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How to contribute to the development of the DSP

The DSP software is developed under git version control using GitHub. It includes the following main repositories:


In all these repositories, we follow the GitHub flow recommondations:

  1. Create a branch from main.
  2. Add commits.
  3. Open a pull request.
  4. Discuss and review your code.
  5. Merge into main branch.

Create Branch Guidelines

You will work on an own branch to resolve one issue or user story defined on Youtrack. Each of those issues has a DSP-number which has to be used in the branch name:


The prefix wip stands for "work in progress" followed by a "/" (slash). The second part starts with the DSP-number followed by a short subject which contains succinct description of the issue/user story. DSP-number and subject have to be written in kebab-case with "-" (hyphens).

Git Commit Guidelines

We follow strict rules how a commit message has to look like. This leads to more readable messages that are easy to follow when looking through the project history and release notes. Since release notes are automatically generated from commits, it is important to follow the Conventional Commit messages.

Commit Message Format

<type>(<scope>): <subject>


Must be one of the following:

  • fix: represents bug fixes, and correlates to a SemVer patch.
  • refactor: represents production code refactoring, and correlates to a patch.
  • feat: represents a new feature, and correlates to a SemVer minor.
  • feat!, fix!, refactor!, etc.: represents a breaking change (indicated by the !) and will result in a SemVer major.\ ⚠ It is important that the exclamation mark is placed before the colon. For example feat!: <subject> or feat(api-v2)!: <subject>
  • docs: documentation changes (no production code change).
  • chore: maintenance tasks (no production code change).
  • style: styles update (no production code change).
  • test: all about tests: adding, refactoring tests (no production code change).

The first four items on this list are taken into account for the release notes and have an effect on the version number.

Scope (optional)

The scope could be anything specifying place of the commit change.


The subject contains succinct description of the change:

  • use the imperative, present tense: "change" not "changed" nor "changes"
  • don't capitalize first letter
  • no dot (.) at the end

Pull Request Guidelines

Set title and add description

A pull request usually resolves one issue or user story defined on Youtrack. Since we started to use the release-please-action it's very important to set the PR title in the correct way, especially because all commits added within the pull request are squashed. Otherwise PR's with bad titles won't be added to the automatically generated CHANGELOG and release notes. Thus PR title has to follow the commit message convention mentioned above, with small modifications.

PR Title Format

<type>(<scope>): <subject> (<DSP-no.>)

It's crucial to start the PR title with the <type> (allowed types), followed by optional<scope> (in brackets and without space between type and scope). <subject> should be YouTrack task title or its short version. At the end of the PR title add inside the brackets <DSP-no.>, which represents the number of the task(s) related to the PR. Here is an example:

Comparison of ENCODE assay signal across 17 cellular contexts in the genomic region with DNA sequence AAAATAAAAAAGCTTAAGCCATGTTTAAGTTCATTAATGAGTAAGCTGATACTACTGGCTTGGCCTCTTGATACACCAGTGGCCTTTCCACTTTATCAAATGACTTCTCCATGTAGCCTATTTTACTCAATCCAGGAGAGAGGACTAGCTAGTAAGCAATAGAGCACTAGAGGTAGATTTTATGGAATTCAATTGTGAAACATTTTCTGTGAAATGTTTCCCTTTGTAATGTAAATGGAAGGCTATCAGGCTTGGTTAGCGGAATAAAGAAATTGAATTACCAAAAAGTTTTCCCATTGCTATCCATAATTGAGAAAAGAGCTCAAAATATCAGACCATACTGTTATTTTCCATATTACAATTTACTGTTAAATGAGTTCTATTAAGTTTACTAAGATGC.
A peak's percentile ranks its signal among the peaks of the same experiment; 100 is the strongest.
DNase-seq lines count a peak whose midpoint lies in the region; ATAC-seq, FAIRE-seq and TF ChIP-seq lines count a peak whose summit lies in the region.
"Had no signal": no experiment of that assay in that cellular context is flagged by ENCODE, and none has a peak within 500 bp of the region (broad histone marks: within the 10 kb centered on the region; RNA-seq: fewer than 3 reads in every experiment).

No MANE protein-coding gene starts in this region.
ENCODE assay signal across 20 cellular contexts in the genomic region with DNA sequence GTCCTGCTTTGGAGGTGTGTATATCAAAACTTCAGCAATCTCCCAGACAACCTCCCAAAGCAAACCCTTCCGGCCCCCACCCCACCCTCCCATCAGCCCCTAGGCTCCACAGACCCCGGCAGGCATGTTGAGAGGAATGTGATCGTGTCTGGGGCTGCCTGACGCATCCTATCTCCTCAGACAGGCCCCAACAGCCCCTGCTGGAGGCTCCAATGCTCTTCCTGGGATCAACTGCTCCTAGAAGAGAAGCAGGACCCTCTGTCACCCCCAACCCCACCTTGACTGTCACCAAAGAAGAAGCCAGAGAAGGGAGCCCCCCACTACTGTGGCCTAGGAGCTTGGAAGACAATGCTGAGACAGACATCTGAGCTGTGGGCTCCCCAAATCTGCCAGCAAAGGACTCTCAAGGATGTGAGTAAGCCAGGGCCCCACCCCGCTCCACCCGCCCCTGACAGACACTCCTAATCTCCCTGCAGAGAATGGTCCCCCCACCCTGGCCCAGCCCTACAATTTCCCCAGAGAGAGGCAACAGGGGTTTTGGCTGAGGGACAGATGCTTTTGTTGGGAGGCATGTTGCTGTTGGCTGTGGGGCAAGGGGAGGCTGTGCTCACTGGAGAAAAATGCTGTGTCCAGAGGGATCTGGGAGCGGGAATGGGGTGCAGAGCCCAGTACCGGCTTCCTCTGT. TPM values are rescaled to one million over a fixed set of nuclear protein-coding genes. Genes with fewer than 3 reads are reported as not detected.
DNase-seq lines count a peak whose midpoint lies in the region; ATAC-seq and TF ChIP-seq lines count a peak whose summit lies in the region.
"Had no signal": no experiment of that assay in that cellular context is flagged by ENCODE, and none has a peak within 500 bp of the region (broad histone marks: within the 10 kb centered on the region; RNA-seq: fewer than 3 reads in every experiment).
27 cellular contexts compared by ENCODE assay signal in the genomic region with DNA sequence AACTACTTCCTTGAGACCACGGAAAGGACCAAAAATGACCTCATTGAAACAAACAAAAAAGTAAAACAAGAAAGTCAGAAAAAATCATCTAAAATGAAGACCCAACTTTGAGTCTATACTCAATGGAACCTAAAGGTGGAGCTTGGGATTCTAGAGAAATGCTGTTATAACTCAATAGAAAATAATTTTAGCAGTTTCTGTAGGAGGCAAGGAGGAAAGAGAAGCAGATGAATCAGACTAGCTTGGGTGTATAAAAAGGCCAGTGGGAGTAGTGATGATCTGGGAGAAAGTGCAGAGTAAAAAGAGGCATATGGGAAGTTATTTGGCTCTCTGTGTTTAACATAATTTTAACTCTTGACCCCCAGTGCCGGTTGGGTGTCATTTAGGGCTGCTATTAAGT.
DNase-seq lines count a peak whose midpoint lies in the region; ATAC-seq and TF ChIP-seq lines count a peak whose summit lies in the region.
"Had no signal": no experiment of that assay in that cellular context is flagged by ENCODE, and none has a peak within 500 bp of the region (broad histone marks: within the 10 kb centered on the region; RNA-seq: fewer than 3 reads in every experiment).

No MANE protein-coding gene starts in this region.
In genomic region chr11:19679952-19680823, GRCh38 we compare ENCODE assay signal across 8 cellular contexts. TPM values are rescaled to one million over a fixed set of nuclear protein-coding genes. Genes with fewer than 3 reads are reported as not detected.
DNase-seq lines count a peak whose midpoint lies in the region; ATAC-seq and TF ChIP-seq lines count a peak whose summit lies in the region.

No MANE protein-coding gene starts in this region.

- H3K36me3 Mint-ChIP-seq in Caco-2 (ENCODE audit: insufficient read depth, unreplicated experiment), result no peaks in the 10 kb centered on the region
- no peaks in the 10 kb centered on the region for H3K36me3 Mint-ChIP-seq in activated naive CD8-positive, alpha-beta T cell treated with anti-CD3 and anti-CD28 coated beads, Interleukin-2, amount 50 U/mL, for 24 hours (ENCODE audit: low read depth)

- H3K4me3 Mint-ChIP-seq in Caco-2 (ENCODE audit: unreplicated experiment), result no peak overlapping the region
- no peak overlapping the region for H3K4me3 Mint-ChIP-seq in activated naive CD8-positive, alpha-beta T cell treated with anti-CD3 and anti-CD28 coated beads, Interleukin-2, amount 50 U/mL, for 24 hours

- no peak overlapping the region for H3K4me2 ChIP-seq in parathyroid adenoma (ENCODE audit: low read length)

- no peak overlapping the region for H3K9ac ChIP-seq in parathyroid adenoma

docs(contribution): example pull request title (DSP-001)

The PR description should contains important informations for its reviewers. Don't copy/paste YouTrack task description here. Instead of that start the description by adding the following:

Resolves <DSP-no.>

Github's Autolink Setting will automatically generate a link to Youtrack's issue.

Add a label (optional)

This step is optional, since it has no impact on the release process anymore. However adding at least one of the corresponding label to your PR will help quickly realize its purpose:

  • breaking: breaking changes.
  • enhancement: new feature.
  • bug: a bug fix.
  • styling update style (no production code change).
  • documentation: changes to the documentation.
  • testing: all about tests: adding, refactoring tests (no production code change).
  • refactor: refactoring production code.
  • chore: maintenance tasks (no production code change).
  • dependencies: update a dependency package version.

Make a draft

Please convert the pull request to draft as long it isn't ready for reviewing. As soon as the PR is ready for review, click on the corresponding button "Ready for review".

Branch protection rules

The main branch of each repo (it's usually the main branch) is protected by the following rules:

  • Require pull request reviews before merging
    • At least from one reviewer
  • Require status checks to pass before merging
    • Require branches to be up-to-date before merging
    • Status checks e.g. tests defined in each repository's CI

When the PR is merged, the branch will be deleted automatically.

Code Review Guidelines

General GitHub actions workflows (CI)

We use GitHub actions to automate some processes.

Run tests

With each push to GitHub, the tests of the repository are executed. Successfull tests are needed to merge code into repository's main branch (s. Branch protection rules).


Prepare release

We use release-please-action to prepare the next release. This action script automates the CHANGELOG generation, the creation of GitHub releases, and version bumps. In doing so, it creates a release PR which updates itself with each push into main branch following the commit messages. It's important to use the defined rules from above in all commits and in PR titles.

Create release

When we are ready to tag a release, simply merge the release PR. This will create a release on Github, builds the npm package or the docker image and publishes on the corresponding platform.

DSP-API Docker Image DSP-JS NPM Package DSP-UI NPM Package DSP-APP Docker Image